It would seem that most patients with advanced heart failure who are getting worse would be suitable candidates for a ventricular assist device.
There was the case of a woman, who appeared to be middle-aged, and was posting her experiences with terminal congestive heart failure on YouTube.
- She had been given 10 days to live, but a few months later was still alive—though in hospice status.
- She was confined to her bed while talking for her YouTube videos.
- She had supplemental oxygen.
- She was lucid and coherent.
- Yet she was dying.
There are many people in the same boat, from her age to very elderly, who are rapidly declining and are told it’s the end for them.
A ventricular assist device (VAD) would help the heart pump blood, increasing systemic circulation, thereby improving kidney and liver function and reducing strain on the heart.
But the ventricular assist device is not typically offered to severe heart failure patients, or those suffering from acute decompensated heart failure who are getting worse by the day.
“VADs are typically used as a bridge to heart transplant for patients with end-stage heart failure – i.e., medications are not working and the only option is heart transplant or the patient will expire (over some reasonably short period of time),” says Mark Pool, MD, a board-certified cardiothoracic surgeon based in TX who’s been in private practice since 2011.
Ventricular Assist Devices in Patients Not Suitable for Heart Transplant
“VADs are also used as destination therapy, meaning that the ventricular assist device is not a bridge to something else (transplant) but the final and definitive therapy,” explains Dr. Pool.
“This might be for a patient considered too old for a transplant or for whom a transplant is contraindicated.”
One reason for contraindication of a heart transplant is poor kidney function.
The kidneys take the so-called big hit during an organ transplant.
Decently functioning kidneys can withstand this hit. Kidneys with enough of a pre-existing insufficiency can’t – and such a patient thus would not survive the surgery.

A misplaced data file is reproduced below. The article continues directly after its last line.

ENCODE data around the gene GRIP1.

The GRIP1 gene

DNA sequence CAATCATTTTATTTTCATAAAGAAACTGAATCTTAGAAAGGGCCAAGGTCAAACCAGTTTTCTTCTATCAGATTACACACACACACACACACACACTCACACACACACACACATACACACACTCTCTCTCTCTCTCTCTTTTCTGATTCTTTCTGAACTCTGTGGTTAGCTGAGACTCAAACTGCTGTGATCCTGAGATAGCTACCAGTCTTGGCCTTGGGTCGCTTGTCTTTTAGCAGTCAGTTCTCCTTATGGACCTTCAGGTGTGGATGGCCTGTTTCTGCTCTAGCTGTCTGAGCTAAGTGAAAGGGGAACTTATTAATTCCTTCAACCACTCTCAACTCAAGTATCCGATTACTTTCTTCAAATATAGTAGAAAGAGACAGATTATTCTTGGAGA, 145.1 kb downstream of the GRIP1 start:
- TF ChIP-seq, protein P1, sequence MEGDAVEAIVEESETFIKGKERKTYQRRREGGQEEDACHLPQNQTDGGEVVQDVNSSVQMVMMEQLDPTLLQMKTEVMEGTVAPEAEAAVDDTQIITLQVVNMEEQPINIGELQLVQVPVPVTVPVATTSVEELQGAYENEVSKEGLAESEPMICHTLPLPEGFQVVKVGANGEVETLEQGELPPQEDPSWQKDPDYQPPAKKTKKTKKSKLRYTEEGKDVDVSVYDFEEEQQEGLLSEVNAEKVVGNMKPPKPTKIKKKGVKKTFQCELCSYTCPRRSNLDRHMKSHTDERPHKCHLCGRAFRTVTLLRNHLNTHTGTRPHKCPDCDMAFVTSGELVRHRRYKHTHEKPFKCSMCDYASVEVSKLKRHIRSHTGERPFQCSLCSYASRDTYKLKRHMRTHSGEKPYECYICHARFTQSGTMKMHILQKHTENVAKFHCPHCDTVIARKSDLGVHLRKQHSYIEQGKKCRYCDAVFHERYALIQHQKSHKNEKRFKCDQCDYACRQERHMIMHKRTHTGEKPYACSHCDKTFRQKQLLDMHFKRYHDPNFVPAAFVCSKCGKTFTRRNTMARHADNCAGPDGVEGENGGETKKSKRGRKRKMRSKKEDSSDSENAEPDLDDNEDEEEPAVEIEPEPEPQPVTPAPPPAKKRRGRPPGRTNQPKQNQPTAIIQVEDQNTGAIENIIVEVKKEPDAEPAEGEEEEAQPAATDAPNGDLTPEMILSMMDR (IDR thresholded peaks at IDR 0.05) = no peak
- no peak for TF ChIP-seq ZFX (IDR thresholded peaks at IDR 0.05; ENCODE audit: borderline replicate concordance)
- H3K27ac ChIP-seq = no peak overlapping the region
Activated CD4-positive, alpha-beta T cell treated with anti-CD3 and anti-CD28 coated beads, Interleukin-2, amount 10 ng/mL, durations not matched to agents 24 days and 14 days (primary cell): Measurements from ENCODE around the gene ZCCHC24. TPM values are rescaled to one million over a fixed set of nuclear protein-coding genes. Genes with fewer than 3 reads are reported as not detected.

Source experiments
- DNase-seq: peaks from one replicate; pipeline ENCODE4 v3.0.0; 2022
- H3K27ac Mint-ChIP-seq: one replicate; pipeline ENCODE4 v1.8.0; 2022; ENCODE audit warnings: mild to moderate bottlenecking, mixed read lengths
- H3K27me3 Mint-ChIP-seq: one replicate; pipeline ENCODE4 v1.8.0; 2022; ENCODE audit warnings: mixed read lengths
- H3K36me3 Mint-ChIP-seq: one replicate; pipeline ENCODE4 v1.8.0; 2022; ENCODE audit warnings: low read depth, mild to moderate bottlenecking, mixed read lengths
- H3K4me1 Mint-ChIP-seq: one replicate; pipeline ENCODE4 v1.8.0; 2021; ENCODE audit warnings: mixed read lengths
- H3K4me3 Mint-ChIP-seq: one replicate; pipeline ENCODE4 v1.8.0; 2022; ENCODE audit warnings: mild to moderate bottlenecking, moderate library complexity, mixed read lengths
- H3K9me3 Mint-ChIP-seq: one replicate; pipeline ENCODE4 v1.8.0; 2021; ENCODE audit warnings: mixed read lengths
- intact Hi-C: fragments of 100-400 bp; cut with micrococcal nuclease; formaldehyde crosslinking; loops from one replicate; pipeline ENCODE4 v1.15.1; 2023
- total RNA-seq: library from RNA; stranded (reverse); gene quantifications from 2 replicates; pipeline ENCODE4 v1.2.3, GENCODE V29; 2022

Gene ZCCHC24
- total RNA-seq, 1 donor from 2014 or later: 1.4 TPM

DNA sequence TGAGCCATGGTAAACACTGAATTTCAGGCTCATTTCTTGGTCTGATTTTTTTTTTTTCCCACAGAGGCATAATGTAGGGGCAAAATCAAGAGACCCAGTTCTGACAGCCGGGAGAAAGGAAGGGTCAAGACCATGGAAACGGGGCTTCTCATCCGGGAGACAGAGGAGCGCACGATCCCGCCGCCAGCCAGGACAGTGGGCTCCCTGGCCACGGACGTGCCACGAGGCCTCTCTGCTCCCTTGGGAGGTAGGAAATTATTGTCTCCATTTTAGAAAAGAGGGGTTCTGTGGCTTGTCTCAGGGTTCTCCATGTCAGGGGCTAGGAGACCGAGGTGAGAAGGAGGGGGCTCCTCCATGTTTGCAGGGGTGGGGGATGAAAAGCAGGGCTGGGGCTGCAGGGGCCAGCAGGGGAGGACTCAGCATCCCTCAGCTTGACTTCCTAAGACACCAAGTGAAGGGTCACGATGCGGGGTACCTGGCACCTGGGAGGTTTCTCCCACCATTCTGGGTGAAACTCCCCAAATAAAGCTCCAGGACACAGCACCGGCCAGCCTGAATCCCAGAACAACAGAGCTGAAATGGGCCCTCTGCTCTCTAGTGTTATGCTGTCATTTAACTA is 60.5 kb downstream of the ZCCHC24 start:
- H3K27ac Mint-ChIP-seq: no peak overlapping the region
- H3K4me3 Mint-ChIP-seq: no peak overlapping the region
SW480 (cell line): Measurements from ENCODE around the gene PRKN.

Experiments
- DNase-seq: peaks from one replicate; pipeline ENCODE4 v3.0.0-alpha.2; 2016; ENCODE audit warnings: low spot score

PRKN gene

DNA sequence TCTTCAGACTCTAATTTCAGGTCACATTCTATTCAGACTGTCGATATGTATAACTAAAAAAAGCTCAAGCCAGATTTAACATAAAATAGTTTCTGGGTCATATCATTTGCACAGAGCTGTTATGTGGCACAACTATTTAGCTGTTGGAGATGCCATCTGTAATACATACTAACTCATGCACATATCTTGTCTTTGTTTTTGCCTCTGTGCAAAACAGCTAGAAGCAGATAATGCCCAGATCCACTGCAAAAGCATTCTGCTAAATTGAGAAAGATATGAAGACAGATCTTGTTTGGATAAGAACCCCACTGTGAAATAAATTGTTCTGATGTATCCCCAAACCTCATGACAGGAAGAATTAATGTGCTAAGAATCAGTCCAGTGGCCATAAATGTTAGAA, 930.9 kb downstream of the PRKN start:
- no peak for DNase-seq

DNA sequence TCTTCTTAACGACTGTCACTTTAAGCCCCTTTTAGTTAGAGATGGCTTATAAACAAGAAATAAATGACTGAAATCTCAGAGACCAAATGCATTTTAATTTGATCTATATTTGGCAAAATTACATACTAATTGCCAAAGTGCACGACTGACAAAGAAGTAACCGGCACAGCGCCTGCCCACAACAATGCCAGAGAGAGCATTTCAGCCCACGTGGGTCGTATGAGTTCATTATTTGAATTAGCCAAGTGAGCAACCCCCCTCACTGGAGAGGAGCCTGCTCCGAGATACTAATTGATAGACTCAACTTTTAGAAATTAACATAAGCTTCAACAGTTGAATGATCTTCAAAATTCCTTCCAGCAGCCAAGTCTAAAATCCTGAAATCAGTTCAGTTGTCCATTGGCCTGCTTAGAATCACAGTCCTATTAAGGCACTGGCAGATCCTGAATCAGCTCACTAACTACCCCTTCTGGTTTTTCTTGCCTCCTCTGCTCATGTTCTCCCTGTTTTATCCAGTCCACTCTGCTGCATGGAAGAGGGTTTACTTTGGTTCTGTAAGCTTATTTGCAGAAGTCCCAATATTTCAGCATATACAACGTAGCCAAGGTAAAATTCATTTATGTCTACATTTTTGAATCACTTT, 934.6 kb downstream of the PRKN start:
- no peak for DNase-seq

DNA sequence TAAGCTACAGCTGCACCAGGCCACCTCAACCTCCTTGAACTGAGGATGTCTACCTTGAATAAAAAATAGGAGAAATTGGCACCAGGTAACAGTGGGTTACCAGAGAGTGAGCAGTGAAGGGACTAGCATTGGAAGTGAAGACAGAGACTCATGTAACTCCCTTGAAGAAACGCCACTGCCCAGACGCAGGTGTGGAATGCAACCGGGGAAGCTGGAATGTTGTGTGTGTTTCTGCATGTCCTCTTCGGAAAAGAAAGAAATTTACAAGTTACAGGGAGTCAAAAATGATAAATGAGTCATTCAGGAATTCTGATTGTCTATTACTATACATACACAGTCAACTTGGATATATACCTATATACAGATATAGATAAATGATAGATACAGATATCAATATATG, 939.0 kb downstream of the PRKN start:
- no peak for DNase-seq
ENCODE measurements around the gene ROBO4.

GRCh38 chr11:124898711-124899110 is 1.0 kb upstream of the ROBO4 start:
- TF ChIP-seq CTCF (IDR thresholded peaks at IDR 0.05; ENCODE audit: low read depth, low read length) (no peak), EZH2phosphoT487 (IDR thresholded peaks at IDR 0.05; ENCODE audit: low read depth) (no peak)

Another reason a heart failure patient is sometims not a candidate for heart transplant is advanced age and overall weakness, especially if there are comorbidities (e.g., blood pressure problems, coronary artery disease).
Dr. Pool continues, “Certainly, undergoing the operation [VAD placement] is a daunting task, and there again we see the difficult balance of figuring out who is right for one: profoundly sick patient who is weak and getting worse — hmmm, doesn’t sound like a good candidate for a major heart surgery.”
“But, sometimes, a ventricular assist device is the only therapy that will (likely) preserve the patient’s life.”
Surgery for a ventricular assist device requires cracking open the chest: full-fledged open heart surgery.
The irony is that the very patient who desperately needs the VAD may also be too weak to survive this operation! Usually this would be a very elderly person with very poor cardiac and renal function.
In these cases, the medical team has no way out, and opts for letting nature run its brief-remaining course, as it would be medical malpractice to attempt this surgery on such a patient.
“VADs and transplants are usually performed at centers with large teams of heart failure specialists so that the decision-making for these very complex patients does not fall to only one physician, but the collective wisdom of the team can help make the proper choice,” says Dr. Pool.
Why Aren’t Ventricular Assist Devices
Used More Often As Destination Therapy?
Dr. Pool explains, “VADs are not used more often for a variety of reasons such as – a patient too weak to survive the surgery, financial constraints (a hot-button reason, perhaps, but the reality is that VADs are extremely expensive, not just to put in, but the care for them afterwards is extremely expensive and they are not generally implanted for patients without insurance or other considerable financial resources), patient in a facility where VADs are not an option so it is never discussed as a possibility.”
What if there is no hope for the patient (not a transplant candidate), and the patient is covered by insurance?
If the patient is very sick with acute heart failure along with acute kidney failure, and to make matters worse, is very elderly and has comorbidities, the medical team most likely won’t even think about a ventricular assist device – especially if the facility doesn’t specialize in the treatment of acute heart failure and instead is a standard hospital setting.
Even in younger patients coming in with an acute process, the placement of a ventricular assist device comes with potential risks that, on an overall basis, outweigh the potential benefits.